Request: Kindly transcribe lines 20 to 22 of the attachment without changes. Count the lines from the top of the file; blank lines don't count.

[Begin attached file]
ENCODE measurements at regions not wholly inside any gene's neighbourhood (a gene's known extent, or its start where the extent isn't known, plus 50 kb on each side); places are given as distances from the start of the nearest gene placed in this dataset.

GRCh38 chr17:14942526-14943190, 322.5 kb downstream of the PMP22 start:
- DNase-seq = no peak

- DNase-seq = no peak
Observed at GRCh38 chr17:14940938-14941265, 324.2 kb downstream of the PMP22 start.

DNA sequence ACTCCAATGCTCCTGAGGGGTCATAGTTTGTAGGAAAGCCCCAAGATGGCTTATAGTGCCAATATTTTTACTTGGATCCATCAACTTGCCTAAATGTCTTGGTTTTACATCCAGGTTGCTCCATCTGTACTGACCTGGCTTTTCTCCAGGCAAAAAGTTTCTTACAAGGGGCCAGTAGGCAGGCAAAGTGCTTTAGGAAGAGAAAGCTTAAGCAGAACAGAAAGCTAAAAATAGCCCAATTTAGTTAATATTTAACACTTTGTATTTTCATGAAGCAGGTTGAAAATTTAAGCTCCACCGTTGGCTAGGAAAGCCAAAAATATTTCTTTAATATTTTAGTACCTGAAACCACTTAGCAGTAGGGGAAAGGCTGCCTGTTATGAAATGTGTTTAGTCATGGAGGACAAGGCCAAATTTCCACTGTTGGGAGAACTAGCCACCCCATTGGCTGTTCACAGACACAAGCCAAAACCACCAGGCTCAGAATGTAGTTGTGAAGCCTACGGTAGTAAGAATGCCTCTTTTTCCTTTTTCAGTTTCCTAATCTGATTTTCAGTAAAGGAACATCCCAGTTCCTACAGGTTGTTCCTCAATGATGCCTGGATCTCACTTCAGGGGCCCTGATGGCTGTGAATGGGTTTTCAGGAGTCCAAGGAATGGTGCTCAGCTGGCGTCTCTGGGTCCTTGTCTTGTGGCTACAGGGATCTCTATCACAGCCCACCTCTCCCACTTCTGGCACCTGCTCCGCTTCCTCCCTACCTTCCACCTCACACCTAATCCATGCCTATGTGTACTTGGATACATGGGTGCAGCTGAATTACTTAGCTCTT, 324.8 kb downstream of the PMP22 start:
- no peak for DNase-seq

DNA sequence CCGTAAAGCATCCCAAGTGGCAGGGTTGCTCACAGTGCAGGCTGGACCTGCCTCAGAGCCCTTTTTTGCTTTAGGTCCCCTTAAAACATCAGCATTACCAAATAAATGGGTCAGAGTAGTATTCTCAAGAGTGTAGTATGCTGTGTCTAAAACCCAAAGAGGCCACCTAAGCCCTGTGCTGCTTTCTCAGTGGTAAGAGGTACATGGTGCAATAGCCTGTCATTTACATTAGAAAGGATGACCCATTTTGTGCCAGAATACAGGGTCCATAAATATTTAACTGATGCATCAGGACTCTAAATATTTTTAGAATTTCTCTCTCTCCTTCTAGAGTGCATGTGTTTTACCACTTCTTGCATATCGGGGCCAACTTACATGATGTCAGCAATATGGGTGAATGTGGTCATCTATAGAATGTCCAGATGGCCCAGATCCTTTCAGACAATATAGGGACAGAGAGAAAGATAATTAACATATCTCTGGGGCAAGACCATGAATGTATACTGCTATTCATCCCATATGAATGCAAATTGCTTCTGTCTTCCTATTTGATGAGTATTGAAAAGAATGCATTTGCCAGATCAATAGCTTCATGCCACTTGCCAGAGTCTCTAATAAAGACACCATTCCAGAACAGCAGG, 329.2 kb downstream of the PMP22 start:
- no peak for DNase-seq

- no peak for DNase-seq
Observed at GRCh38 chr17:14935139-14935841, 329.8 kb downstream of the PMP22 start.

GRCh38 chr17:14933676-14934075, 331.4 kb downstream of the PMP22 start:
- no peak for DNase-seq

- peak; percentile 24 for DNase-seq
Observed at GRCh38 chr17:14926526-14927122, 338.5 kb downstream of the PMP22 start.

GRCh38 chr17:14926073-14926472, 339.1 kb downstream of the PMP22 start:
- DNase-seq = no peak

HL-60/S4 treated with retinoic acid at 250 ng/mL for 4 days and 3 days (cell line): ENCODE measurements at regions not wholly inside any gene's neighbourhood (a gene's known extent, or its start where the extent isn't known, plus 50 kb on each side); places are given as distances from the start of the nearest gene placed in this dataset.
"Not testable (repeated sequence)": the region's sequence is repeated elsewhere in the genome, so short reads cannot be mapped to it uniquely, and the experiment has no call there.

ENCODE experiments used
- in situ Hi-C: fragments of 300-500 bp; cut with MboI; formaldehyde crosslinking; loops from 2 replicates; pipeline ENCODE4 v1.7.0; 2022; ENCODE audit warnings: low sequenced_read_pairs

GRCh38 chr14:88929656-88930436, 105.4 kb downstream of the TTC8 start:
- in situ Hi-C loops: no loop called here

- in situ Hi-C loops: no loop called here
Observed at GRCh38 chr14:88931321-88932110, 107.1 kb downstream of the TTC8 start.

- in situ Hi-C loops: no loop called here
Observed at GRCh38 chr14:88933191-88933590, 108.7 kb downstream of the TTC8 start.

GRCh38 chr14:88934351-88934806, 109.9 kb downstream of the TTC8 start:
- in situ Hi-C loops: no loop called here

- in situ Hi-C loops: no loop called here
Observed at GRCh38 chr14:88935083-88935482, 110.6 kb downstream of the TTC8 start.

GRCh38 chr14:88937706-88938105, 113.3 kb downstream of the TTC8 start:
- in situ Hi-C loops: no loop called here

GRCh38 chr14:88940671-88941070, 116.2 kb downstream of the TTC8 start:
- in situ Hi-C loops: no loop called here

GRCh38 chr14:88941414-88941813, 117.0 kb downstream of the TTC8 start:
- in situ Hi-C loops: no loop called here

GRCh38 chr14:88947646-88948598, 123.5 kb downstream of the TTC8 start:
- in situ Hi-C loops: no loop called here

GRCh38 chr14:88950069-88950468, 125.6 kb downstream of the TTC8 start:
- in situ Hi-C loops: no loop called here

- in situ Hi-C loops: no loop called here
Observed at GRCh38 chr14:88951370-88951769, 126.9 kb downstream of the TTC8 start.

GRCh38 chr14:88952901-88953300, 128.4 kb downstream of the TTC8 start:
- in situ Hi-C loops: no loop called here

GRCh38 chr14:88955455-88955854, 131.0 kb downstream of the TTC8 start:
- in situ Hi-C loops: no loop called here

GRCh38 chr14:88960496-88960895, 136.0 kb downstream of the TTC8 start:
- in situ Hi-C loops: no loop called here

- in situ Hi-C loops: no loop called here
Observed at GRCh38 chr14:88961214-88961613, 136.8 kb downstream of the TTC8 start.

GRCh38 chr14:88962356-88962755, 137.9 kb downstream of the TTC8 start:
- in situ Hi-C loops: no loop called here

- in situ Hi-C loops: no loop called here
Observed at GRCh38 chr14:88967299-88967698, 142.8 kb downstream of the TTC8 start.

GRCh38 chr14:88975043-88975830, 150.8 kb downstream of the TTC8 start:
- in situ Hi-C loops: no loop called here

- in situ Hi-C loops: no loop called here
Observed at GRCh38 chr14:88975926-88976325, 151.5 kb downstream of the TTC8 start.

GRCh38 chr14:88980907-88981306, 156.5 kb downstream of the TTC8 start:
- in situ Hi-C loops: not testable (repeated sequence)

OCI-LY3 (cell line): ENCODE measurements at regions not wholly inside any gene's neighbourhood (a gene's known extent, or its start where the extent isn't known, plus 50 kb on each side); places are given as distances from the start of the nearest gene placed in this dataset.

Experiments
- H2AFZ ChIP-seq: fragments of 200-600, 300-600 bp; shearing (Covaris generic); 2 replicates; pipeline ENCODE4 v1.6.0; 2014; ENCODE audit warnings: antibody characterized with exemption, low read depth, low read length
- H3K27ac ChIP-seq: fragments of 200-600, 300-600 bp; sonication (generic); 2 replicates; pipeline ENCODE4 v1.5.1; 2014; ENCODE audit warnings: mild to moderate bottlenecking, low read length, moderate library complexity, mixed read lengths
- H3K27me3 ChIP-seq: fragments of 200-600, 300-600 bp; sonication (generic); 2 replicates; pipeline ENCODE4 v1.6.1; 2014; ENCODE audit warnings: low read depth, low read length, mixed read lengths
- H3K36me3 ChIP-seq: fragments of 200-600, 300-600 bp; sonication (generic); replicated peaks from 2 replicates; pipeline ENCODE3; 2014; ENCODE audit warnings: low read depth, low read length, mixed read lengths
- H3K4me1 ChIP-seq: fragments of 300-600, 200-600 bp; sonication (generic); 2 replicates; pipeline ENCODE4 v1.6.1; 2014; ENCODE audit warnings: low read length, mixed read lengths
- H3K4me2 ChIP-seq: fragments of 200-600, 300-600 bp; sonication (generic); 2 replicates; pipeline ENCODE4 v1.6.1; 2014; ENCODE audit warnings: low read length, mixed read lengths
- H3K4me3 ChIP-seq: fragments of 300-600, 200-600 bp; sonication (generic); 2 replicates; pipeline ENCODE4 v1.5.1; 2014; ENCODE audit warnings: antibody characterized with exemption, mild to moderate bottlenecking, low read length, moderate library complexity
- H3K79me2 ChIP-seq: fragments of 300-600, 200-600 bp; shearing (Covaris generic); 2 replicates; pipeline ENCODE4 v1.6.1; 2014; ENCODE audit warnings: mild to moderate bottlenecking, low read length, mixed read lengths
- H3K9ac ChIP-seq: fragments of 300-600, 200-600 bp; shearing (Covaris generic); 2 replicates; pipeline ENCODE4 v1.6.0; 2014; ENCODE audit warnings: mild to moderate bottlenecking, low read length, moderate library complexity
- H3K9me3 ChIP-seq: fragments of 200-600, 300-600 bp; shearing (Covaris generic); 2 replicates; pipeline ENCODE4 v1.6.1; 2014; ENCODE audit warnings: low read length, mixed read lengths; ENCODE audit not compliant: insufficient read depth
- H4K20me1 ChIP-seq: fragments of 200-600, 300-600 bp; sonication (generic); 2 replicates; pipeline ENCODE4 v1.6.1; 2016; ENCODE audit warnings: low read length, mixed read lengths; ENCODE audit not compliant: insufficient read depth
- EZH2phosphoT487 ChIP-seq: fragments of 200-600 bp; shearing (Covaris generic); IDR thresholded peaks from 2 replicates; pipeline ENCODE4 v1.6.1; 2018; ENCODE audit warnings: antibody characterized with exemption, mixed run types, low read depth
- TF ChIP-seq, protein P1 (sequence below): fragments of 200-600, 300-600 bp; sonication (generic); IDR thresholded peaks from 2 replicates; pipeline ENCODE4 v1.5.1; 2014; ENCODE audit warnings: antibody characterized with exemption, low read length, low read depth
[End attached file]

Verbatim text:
ENCODE experiments used
- in situ Hi-C: fragments of 300-500 bp; cut with MboI; formaldehyde crosslinking; loops from 2 replicates; pipeline ENCODE4 v1.7.0; 2022; ENCODE audit warnings: low sequenced_read_pairs

GRCh38 chr14:88929656-88930436, 105.4 kb downstream of the TTC8 start: